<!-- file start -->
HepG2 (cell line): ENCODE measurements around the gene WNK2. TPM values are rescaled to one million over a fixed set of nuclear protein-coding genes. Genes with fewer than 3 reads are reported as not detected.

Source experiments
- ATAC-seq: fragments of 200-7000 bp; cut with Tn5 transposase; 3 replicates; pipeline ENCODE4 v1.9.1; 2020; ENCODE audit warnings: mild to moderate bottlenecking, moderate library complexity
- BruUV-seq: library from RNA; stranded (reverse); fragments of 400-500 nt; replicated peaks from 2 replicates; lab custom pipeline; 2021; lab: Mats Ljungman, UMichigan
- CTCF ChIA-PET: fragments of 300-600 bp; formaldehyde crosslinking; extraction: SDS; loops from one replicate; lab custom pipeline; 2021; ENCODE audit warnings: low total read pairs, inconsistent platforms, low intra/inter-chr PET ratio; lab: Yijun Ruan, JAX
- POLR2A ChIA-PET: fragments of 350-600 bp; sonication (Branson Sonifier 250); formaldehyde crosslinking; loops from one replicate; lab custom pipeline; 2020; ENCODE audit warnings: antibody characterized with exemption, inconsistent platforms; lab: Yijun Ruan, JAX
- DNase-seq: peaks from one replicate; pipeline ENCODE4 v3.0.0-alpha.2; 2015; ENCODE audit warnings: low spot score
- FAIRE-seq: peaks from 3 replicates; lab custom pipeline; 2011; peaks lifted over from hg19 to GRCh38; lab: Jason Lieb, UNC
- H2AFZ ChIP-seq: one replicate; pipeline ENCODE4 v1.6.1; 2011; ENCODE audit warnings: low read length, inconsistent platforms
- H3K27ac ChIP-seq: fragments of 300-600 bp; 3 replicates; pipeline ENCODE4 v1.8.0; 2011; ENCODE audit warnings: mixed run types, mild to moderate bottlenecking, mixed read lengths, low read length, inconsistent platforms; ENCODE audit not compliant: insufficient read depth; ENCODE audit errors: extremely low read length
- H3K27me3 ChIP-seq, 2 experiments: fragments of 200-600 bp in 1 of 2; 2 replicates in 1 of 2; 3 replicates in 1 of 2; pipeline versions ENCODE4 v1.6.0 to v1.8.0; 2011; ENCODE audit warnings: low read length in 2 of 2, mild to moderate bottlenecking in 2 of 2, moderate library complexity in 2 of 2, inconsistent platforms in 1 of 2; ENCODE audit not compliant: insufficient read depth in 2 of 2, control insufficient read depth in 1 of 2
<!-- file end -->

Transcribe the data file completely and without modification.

HepG2 (cell line): ENCODE measurements around the gene WNK2. TPM values are rescaled to one million over a fixed set of nuclear protein-coding genes. Genes with fewer than 3 reads are reported as not detected.

Source experiments
- ATAC-seq: fragments of 200-7000 bp; cut with Tn5 transposase; 3 replicates; pipeline ENCODE4 v1.9.1; 2020; ENCODE audit warnings: mild to moderate bottlenecking, moderate library complexity
- BruUV-seq: library from RNA; stranded (reverse); fragments of 400-500 nt; replicated peaks from 2 replicates; lab custom pipeline; 2021; lab: Mats Ljungman, UMichigan
- CTCF ChIA-PET: fragments of 300-600 bp; formaldehyde crosslinking; extraction: SDS; loops from one replicate; lab custom pipeline; 2021; ENCODE audit warnings: low total read pairs, inconsistent platforms, low intra/inter-chr PET ratio; lab: Yijun Ruan, JAX
- POLR2A ChIA-PET: fragments of 350-600 bp; sonication (Branson Sonifier 250); formaldehyde crosslinking; loops from one replicate; lab custom pipeline; 2020; ENCODE audit warnings: antibody characterized with exemption, inconsistent platforms; lab: Yijun Ruan, JAX
- DNase-seq: peaks from one replicate; pipeline ENCODE4 v3.0.0-alpha.2; 2015; ENCODE audit warnings: low spot score
- FAIRE-seq: peaks from 3 replicates; lab custom pipeline; 2011; peaks lifted over from hg19 to GRCh38; lab: Jason Lieb, UNC
- H2AFZ ChIP-seq: one replicate; pipeline ENCODE4 v1.6.1; 2011; ENCODE audit warnings: low read length, inconsistent platforms
- H3K27ac ChIP-seq: fragments of 300-600 bp; 3 replicates; pipeline ENCODE4 v1.8.0; 2011; ENCODE audit warnings: mixed run types, mild to moderate bottlenecking, mixed read lengths, low read length, inconsistent platforms; ENCODE audit not compliant: insufficient read depth; ENCODE audit errors: extremely low read length
- H3K27me3 ChIP-seq, 2 experiments: fragments of 200-600 bp in 1 of 2; 2 replicates in 1 of 2; 3 replicates in 1 of 2; pipeline versions ENCODE4 v1.6.0 to v1.8.0; 2011; ENCODE audit warnings: low read length in 2 of 2, mild to moderate bottlenecking in 2 of 2, moderate library complexity in 2 of 2, inconsistent platforms in 1 of 2; ENCODE audit not compliant: insufficient read depth in 2 of 2, control insufficient read depth in 1 of 2